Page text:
As noted in my prior articles, possessing sufficient portable business is crucial for success in the law firm market for both partner and senior associate candidates.

As noted in my prior articles, possessing sufficient portable business is crucial for success in the law firm market for both partner and senior associate candidates. For background, see for example my prior articles on “Calculating Portable Business” and “Alternative Portable Business.” Law firms typically require between $300K to $3M+ in portable business for a partner level position, depending on the size and financials of the firm. The usual (and most effective) way that a candidate presents their portable business to a prospective law firm is through some type of business plan. The format of such plans varies greatly, and there is no single “right” way to do them. However, there are some general guidelines that should be followed in order to make the business plans clearer and more persuasive.

Business plans are not just limited to the interview process. Savvy partners (and associates) prepare business plans every year to outline their past business generations and plans for future business development. The types of business plans used in the interview process have the same general purpose. However, their structure differs from “regular” business plans because they are also intended to persuade a prospective law firm that the attorney not only has generated a certain amount of business, but also that the business is portable to the new firm.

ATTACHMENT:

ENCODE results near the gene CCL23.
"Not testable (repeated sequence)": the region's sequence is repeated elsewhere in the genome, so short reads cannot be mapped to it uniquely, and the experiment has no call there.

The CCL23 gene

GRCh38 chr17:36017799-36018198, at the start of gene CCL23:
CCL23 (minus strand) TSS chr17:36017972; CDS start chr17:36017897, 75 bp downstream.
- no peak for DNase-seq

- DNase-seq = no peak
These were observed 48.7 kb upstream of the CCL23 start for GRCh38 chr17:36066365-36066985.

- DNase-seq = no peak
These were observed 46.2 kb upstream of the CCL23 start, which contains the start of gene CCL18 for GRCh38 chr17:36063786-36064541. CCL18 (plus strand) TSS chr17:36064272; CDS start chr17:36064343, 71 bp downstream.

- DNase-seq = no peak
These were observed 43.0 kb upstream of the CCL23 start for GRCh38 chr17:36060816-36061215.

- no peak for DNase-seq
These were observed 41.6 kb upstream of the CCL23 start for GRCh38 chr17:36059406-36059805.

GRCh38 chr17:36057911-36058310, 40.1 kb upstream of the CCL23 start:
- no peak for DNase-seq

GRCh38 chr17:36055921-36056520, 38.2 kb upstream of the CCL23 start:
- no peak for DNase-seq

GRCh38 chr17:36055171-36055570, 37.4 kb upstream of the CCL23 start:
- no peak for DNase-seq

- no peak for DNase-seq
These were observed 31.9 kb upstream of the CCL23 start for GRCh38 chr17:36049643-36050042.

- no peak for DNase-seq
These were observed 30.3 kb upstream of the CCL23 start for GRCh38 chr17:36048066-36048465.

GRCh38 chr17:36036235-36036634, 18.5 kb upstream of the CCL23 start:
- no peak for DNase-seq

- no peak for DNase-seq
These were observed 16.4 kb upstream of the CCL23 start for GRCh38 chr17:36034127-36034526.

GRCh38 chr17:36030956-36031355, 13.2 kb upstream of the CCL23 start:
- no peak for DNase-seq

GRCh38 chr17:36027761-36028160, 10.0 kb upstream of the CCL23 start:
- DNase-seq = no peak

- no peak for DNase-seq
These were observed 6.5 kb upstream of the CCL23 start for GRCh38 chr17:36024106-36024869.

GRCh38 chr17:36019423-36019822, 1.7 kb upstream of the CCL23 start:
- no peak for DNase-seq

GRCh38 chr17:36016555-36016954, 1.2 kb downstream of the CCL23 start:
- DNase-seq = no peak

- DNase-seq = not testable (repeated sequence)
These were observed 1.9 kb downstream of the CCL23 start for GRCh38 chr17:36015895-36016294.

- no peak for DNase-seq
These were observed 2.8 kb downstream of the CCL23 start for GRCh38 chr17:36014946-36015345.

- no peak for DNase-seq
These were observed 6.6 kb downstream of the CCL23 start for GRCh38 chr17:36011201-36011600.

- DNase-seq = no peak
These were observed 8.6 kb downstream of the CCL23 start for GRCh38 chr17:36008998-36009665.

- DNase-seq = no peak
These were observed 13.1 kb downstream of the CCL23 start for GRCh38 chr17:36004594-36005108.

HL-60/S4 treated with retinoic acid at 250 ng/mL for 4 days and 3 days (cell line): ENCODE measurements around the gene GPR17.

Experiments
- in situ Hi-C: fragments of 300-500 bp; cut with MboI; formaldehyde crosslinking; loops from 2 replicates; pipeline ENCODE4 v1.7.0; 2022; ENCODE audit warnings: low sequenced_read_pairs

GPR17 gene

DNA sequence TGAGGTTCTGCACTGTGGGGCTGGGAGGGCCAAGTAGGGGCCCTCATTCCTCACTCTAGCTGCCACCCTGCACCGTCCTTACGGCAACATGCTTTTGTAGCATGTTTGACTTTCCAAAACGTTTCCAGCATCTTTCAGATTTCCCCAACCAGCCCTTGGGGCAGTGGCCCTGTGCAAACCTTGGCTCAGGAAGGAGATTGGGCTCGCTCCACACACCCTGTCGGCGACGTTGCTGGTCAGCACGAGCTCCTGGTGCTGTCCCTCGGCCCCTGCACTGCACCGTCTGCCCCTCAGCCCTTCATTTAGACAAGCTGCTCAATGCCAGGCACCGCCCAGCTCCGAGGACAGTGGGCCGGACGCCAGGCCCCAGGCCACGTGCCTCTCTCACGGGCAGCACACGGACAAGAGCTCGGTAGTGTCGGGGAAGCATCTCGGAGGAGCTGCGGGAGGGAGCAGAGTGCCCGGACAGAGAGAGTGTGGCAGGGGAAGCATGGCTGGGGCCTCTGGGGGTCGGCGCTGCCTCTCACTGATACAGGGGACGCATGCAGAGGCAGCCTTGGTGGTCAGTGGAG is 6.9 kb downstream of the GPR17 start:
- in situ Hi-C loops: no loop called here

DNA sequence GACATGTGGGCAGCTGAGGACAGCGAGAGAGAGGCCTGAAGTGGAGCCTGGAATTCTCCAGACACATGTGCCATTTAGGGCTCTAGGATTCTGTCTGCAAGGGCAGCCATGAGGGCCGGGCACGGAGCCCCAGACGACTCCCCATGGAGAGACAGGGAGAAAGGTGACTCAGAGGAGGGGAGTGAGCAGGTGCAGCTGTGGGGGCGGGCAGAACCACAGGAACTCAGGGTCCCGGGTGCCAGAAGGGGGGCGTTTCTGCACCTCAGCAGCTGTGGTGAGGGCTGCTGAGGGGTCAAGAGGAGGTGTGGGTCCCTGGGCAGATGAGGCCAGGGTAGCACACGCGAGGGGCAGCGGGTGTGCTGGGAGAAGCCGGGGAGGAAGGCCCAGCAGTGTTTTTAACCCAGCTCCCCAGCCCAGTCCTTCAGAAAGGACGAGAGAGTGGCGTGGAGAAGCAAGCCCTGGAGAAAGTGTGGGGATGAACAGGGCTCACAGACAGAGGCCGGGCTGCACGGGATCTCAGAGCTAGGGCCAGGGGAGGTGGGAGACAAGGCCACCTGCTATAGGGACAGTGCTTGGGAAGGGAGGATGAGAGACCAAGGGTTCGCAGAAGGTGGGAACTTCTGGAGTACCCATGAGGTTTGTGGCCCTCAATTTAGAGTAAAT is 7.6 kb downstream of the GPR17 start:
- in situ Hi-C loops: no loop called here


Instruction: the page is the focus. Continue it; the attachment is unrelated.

The plan typically starts by describing all of the attorney’s business generations over a recent period – usually 3-5 years – as well as descriptions of their active clients and other general financial information (billing rates, hours billed, etc.). The plan then estimates how much of that business is likely portable to the prospective firm. The more detail of the reasons why each client and their business is likely portable, the better. Example of persuasive detail includes the nature and duration of the key relationships that have been cultivated by the attorney at each client; how well the attorney controls each client’s business compared to other partners in their firm; how strongly the attorney’s firm is likely to compete for each client and other reasons (such as lower rates or type of platform) why certain clients are more likely to prefer the prospective new firm over the current one. The ultimate goal, of course, is to persuade the prospective firm that the attorney’s portability estimates are accurate.

In preparing the plan, the attorney should not be limited to the “traditional” type of portable business from present clients. It should also have a section describing prospective clients, as well as estimates on how much additional “alternative” or prospective portable business these clients may bring to the new firm. Business is just as legitimate if it comes from a present client or a future one. Nevertheless, the distinction between the two types of clients and portable business should be made clear.

Finally, the business plan should present an estimate of the total amount of portable business from all sources that is likely to come with the attorney over the next year should they join the new firm. By presenting this total estimate in the context of a detailed business plan, it will be much more persuasive to a prospective firm than if the estimate is simply provided by itself without any explanation or support.